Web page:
Last year Turner generated an uproar among Republicans when he told fellow Democrats "we've got a president up here whose color is not the right shade according to a lot of people, and they just hate him for that reason."

Republicans demanded an apology. Turner refused.

House Republican Caucus Chairman Glen Casada, of Franklin, said last week there's no question that Obama has helped Tennessee Republicans. But it's policy driving that, not race, he said.

"I used to think Bill Clinton was the best friend for Republicans in Tennessee, but I now think [Obama] is."

Tennessee was turning red before Obama. State Democrats lost both U.S. Senate seats in 1994 while Clinton was president. Nearly 20 years later, they're still in GOP hands.

Democrat Harold Ford, a black congressman from Memphis, came tantalizingly close in 2006, but lost to Republican Bob Corker. The former Chattanooga mayor was the only Republican in the nation elected to the U.S. Senate that year.

These days, Casada said, Obama's policies are "just contrary to what most Tennesseans believe, be it the Patient Protection and Affordable Care Act, be it his thoughts on gun regulation. ... I don't want to limit it because you name it. Most Tennesseans disagree with the president's positions."

GOP's path to power

Republicans took over the state Senate in 2006 and boosted their majority in 2008 when Obama led the ticket.

House Republicans finally clawed out a 50-seat majority in 2008, only to see the 49 Democrats throw their support to a Republican who voted for himself and became speaker. That was the year GOP officials put out a controversial mail piece featuring the bodies of three blackbirds with the faces of then-state Rep. Nathan Vaughn, a black Democrat from Kingsport, Obama and U.S. House Speaker Nancy Pelosi, D-Calif., who is white.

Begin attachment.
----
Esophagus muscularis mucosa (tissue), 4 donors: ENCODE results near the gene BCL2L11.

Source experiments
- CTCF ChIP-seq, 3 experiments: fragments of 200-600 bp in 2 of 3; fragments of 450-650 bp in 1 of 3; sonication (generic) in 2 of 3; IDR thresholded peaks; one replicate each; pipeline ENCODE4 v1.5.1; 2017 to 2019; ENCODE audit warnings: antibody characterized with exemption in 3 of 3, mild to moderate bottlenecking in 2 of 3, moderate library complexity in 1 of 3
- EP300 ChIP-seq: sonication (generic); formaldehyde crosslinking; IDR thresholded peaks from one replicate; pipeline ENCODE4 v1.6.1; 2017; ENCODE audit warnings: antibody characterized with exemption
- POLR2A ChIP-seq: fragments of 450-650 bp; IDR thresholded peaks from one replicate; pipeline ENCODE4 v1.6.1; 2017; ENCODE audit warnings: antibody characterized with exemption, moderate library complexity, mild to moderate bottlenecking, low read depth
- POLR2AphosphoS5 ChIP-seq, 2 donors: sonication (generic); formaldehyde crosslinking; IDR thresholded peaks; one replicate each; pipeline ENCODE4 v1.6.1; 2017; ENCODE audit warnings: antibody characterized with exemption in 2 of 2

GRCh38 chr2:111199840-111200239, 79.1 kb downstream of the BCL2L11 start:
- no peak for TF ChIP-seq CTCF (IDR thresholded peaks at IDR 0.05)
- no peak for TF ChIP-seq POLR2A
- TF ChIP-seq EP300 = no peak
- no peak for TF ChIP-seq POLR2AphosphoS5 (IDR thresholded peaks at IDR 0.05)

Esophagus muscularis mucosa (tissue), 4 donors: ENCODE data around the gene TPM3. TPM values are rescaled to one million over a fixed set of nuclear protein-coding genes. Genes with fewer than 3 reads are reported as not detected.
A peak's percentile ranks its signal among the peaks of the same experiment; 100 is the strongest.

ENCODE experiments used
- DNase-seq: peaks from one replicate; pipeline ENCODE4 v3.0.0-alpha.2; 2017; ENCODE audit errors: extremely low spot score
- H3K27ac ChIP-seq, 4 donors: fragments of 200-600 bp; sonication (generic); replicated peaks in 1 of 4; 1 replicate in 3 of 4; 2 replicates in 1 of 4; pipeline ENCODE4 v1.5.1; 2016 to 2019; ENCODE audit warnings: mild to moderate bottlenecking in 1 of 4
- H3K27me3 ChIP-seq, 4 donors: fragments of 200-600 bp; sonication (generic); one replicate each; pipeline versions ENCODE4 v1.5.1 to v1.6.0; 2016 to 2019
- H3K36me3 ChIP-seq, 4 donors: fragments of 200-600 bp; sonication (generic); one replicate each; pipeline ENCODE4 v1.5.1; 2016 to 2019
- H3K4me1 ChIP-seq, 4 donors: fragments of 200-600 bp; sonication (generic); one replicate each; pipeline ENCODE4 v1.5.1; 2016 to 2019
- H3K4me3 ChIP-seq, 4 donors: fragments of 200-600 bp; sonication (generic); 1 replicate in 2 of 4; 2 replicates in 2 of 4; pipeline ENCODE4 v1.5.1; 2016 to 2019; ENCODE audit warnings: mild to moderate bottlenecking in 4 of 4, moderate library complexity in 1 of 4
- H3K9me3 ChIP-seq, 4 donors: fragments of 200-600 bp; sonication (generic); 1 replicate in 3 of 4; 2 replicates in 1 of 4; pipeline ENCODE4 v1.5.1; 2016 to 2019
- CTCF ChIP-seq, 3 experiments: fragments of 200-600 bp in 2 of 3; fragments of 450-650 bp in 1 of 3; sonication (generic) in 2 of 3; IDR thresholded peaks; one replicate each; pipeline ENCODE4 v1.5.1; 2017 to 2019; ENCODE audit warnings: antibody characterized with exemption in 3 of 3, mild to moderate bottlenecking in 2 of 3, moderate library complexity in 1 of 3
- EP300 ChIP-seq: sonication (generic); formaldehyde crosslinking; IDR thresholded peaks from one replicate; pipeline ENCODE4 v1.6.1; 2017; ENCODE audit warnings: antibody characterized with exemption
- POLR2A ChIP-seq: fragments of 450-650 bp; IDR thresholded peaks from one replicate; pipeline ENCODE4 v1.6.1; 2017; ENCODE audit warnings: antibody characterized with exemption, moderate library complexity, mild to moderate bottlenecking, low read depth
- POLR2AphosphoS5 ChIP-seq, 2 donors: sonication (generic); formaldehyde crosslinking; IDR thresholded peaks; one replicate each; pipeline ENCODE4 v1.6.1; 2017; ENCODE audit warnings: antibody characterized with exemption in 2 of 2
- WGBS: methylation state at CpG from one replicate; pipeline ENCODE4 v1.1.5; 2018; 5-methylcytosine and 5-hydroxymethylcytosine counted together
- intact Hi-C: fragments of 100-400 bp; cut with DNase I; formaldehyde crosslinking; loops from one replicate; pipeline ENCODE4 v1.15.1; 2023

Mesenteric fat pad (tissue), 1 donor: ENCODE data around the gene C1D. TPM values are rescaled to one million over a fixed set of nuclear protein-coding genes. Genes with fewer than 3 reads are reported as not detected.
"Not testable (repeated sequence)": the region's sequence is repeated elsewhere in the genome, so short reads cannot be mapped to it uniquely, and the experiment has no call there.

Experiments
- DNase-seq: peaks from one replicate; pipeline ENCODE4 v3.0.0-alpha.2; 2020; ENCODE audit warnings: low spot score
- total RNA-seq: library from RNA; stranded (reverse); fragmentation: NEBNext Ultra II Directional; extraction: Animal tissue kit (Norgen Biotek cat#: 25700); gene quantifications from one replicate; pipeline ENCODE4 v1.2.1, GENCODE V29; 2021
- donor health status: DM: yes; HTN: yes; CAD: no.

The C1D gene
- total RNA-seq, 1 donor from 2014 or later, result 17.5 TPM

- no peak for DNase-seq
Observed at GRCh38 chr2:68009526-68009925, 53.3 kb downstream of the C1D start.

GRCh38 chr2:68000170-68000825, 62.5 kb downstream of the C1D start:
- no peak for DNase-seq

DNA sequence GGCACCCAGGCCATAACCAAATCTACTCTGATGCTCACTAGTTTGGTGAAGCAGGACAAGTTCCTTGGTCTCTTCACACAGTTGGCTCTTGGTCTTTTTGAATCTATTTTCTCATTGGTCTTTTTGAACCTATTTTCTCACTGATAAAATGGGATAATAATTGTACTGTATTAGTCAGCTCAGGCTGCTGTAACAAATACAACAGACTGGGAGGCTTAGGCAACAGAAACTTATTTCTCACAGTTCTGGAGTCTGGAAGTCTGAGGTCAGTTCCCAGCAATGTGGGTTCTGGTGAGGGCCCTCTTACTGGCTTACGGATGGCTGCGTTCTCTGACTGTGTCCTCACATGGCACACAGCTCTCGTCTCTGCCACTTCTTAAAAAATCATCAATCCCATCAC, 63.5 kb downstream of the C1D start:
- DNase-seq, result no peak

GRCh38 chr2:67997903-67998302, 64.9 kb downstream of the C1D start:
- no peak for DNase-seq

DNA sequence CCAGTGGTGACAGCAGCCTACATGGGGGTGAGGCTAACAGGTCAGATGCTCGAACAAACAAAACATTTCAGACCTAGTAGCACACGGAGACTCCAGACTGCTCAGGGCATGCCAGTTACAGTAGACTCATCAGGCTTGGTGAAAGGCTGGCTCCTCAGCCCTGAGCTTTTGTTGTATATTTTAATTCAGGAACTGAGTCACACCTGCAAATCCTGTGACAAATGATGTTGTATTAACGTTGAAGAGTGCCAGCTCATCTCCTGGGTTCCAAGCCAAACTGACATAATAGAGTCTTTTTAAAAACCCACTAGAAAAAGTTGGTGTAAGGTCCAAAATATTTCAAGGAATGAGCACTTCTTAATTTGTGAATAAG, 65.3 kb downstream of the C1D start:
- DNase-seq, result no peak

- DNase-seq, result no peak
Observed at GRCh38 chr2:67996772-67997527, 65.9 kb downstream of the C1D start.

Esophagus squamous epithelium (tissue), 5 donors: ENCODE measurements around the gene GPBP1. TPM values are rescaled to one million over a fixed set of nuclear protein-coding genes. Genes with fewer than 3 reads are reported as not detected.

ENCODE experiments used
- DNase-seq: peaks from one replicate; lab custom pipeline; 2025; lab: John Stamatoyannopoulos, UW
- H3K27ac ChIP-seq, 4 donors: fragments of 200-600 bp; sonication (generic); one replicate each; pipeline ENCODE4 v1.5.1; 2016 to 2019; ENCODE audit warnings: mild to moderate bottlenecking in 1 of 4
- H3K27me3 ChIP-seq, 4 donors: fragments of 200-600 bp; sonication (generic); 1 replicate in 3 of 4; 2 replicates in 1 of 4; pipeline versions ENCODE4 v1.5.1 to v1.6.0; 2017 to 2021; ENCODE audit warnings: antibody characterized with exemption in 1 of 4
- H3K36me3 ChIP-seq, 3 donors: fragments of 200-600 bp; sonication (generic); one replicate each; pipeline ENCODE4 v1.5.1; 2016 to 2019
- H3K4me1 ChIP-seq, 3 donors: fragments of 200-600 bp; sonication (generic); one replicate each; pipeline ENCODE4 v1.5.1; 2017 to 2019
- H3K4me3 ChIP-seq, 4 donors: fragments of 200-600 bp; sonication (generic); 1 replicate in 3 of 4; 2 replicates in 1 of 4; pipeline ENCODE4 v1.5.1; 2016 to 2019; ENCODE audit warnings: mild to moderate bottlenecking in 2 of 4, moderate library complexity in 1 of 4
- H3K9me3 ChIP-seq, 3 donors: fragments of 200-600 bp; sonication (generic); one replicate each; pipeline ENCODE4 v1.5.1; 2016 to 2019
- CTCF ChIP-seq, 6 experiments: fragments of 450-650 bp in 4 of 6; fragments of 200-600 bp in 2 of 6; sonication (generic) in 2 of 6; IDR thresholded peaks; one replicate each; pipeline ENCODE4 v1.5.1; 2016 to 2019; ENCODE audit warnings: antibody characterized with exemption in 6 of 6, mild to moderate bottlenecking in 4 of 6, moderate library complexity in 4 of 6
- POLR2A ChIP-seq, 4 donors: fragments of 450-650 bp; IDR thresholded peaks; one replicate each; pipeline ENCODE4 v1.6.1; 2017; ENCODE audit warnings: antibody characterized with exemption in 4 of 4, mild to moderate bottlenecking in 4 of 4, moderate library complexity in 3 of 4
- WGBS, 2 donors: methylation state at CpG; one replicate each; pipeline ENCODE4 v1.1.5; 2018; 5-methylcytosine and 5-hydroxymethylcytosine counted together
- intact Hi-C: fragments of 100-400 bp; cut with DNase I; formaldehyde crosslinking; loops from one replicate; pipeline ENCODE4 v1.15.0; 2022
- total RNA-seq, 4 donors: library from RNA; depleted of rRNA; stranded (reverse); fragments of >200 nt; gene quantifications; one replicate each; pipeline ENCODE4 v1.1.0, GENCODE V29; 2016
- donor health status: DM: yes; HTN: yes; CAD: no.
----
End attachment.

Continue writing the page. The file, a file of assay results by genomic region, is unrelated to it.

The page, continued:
The mailer read "Nathan Vaughn - part of the liberal, big government flock." Vaughn denounced it as "despicable." The GOP denied any racial intent. Vaughn lost the election.

The GOP solidified control when Republican Bill Haslam was elected in 2010 and used redistricting to strengthen their hold in the seven U.S. House seats they hold among the state's nine.

In the 2012 GOP primary season, tea party candidates attacked several Republican incumbents by linking them to Obama in mail pieces and billboards.

State Rep. JoAnne Favors, D-Chattanooga, noted former President Jimmy Carter was the first to publicly state some opposition to Obama was due to racism.

"It's so obvious and it's so unfortunate," said Favors, who is black. "I've represented a majority of white constituents. And I didn't even think about it. ... It doesn't make a bit of difference if they need my help."

But Casada said that Republicans "historically elect people of all colors." He noted the Tennessee Republican Party this month had conservative U.S. Sen. Tim Scott, R-S.C., as its guest speaker.

"We thought that much of his views," Casada said. "As Republicans, our decision and who we like and don't like with and agree with or disagree is based on policy, based on thoughts, not based on the color of their skins. "Those same emotions [regarding Obama] were applied to Bill Clinton," Casada said. "There was as much angst and fear that he was ruining the country."

Contact staff writer Andy Sher at or 615-255-0550.